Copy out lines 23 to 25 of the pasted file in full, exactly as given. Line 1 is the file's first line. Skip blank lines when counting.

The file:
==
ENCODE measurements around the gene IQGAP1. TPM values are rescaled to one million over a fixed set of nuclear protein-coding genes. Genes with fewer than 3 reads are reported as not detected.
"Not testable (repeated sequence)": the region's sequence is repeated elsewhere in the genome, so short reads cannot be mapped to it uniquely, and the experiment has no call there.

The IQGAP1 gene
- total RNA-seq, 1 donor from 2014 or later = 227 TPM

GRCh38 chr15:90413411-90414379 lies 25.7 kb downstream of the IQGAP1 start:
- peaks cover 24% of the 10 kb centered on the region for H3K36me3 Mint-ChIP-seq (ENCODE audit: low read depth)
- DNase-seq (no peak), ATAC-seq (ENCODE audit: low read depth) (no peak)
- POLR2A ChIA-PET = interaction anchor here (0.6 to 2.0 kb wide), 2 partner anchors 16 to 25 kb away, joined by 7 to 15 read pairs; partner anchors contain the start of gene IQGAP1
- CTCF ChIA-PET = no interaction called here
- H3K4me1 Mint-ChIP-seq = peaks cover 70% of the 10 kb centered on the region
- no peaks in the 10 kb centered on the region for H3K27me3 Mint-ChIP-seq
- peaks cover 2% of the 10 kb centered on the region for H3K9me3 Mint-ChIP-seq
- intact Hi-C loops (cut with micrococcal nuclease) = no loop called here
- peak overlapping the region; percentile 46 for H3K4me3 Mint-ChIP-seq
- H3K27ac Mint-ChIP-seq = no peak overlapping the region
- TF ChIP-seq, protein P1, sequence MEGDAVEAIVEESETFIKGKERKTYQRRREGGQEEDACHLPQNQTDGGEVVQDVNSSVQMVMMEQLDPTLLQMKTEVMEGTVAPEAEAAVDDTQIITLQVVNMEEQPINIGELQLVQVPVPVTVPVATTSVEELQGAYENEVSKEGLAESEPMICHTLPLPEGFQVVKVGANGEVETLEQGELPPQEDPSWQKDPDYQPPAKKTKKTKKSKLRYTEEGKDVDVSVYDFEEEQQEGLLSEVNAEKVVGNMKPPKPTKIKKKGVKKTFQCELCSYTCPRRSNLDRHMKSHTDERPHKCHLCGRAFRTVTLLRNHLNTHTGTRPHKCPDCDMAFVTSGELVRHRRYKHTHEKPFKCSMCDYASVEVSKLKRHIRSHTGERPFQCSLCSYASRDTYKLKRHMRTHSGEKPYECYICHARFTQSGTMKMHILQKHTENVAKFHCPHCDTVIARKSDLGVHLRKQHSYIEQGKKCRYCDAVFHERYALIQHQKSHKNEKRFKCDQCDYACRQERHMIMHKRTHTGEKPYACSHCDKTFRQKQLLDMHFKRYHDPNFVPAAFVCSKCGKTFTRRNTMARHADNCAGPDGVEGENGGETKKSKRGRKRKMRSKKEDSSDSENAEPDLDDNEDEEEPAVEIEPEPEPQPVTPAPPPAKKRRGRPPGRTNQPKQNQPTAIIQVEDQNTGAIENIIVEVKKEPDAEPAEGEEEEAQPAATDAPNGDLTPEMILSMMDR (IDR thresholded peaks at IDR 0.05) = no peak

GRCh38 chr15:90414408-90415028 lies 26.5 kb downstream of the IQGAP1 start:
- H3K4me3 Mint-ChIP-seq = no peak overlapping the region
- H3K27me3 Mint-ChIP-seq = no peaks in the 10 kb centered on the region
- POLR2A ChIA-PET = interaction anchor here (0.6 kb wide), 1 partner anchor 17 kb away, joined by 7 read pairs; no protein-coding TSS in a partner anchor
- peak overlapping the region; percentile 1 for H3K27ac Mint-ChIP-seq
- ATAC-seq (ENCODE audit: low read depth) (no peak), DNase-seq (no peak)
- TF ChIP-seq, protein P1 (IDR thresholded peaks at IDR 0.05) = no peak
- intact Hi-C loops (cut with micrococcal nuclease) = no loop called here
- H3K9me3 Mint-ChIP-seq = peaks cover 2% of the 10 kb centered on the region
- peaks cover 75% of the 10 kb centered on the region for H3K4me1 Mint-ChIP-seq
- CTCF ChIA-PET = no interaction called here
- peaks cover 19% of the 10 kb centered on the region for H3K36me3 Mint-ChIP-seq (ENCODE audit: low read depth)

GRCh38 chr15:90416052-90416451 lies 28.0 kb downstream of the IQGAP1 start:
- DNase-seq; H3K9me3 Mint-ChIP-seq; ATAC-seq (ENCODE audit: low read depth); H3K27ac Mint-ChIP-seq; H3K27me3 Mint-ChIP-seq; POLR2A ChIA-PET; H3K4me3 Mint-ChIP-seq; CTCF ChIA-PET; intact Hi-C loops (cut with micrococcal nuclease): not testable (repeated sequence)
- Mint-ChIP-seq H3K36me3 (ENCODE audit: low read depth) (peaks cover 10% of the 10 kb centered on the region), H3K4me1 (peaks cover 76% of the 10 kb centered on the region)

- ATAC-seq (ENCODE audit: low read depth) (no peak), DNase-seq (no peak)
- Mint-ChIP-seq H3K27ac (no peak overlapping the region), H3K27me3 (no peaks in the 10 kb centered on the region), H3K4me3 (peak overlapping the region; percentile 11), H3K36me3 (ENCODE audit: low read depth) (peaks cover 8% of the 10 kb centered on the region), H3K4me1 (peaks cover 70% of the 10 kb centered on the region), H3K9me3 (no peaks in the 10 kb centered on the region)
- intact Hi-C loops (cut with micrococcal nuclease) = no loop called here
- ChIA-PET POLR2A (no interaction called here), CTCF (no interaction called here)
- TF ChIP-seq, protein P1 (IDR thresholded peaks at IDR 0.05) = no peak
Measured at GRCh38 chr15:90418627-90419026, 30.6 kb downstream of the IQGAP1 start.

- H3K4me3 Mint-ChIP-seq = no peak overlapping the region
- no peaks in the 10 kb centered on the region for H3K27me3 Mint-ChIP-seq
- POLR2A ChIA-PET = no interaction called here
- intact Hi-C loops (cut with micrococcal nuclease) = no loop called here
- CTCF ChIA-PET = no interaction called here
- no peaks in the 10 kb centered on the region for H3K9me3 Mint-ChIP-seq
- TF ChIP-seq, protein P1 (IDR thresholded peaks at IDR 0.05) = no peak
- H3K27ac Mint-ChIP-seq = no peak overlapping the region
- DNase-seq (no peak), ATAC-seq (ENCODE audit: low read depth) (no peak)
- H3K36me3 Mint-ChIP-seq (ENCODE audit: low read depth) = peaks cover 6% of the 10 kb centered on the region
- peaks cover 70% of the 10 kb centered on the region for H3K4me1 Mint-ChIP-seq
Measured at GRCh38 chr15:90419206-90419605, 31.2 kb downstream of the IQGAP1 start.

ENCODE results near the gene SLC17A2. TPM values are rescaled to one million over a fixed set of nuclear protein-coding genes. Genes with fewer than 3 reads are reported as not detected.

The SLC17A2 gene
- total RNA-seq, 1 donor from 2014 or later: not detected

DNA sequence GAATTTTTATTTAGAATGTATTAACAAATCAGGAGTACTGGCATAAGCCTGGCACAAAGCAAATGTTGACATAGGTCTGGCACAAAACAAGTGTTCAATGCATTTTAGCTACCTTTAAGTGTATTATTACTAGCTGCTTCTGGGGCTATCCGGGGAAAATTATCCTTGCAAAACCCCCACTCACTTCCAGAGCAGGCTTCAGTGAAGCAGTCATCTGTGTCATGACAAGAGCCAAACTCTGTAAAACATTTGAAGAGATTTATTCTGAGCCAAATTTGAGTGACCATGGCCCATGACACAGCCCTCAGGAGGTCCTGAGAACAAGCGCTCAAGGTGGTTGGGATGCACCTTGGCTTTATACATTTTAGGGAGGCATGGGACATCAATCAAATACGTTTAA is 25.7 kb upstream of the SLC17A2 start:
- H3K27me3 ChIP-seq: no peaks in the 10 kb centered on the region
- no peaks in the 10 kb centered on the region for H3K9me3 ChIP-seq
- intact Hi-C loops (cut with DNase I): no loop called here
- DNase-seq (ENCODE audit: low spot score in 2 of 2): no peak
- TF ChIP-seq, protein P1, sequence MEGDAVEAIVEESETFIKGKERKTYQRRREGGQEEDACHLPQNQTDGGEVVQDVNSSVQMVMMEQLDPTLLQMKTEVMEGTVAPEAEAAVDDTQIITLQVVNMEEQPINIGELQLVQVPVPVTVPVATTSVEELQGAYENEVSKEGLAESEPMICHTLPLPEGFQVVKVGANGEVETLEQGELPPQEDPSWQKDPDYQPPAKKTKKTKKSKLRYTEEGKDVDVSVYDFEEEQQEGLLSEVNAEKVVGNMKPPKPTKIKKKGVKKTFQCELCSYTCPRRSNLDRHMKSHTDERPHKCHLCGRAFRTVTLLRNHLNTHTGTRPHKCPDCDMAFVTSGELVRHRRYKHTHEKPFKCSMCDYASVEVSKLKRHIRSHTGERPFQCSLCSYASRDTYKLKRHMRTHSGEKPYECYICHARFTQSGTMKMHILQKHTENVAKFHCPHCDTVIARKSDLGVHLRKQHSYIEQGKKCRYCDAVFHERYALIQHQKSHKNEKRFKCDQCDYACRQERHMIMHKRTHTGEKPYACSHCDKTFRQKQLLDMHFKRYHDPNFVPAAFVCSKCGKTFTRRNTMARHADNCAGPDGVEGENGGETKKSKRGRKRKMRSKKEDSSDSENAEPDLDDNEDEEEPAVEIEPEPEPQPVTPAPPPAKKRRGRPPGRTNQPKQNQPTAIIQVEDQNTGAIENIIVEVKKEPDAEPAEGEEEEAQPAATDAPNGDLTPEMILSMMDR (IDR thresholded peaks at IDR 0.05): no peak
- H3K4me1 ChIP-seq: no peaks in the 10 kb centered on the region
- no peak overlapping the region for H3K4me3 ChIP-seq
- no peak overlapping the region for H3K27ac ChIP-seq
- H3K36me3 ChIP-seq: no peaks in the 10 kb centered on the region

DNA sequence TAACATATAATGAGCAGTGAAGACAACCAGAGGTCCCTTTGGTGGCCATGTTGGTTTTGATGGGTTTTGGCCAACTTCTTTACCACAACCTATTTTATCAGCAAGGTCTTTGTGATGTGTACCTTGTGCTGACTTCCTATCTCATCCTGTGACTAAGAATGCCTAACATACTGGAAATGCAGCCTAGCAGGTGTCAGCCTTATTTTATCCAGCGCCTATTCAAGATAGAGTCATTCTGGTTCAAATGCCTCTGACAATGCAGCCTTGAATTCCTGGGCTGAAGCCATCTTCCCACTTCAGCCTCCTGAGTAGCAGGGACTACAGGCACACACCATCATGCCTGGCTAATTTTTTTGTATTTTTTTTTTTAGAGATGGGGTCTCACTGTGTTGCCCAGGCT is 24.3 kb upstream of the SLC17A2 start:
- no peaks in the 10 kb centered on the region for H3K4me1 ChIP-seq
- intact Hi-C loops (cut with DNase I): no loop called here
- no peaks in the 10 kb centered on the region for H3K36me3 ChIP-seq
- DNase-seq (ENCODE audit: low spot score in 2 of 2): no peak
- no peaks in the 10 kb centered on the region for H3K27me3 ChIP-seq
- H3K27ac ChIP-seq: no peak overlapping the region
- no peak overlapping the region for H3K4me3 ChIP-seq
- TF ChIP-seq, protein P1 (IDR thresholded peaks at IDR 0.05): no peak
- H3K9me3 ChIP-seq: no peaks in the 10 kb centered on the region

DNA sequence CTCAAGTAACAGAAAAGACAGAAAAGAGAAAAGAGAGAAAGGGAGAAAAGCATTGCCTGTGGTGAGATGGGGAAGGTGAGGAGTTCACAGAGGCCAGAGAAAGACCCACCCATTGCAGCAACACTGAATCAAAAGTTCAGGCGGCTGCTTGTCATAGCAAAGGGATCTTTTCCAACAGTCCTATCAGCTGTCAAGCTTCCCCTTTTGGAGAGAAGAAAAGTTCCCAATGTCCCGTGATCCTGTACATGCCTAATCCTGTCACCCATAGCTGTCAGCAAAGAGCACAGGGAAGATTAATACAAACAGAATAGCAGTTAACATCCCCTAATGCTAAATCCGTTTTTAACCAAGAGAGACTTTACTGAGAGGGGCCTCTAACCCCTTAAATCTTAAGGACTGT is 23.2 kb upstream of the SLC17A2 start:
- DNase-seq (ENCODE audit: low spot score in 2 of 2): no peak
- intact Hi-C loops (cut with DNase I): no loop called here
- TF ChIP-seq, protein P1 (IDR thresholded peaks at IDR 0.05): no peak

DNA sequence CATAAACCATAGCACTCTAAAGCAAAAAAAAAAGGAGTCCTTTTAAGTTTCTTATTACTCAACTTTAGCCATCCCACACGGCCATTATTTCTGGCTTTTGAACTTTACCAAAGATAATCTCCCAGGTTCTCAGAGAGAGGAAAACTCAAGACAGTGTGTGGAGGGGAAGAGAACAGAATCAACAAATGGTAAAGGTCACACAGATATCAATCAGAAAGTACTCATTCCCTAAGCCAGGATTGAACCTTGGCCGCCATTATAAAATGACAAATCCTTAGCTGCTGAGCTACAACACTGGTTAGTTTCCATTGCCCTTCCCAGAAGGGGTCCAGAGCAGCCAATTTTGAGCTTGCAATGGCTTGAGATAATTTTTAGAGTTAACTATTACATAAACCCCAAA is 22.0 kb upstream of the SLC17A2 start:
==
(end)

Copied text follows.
- TF ChIP-seq, protein P1 (IDR thresholded peaks at IDR 0.05) = no peak
- intact Hi-C loops (cut with micrococcal nuclease) = no loop called here
- H3K9me3 Mint-ChIP-seq = peaks cover 2% of the 10 kb centered on the region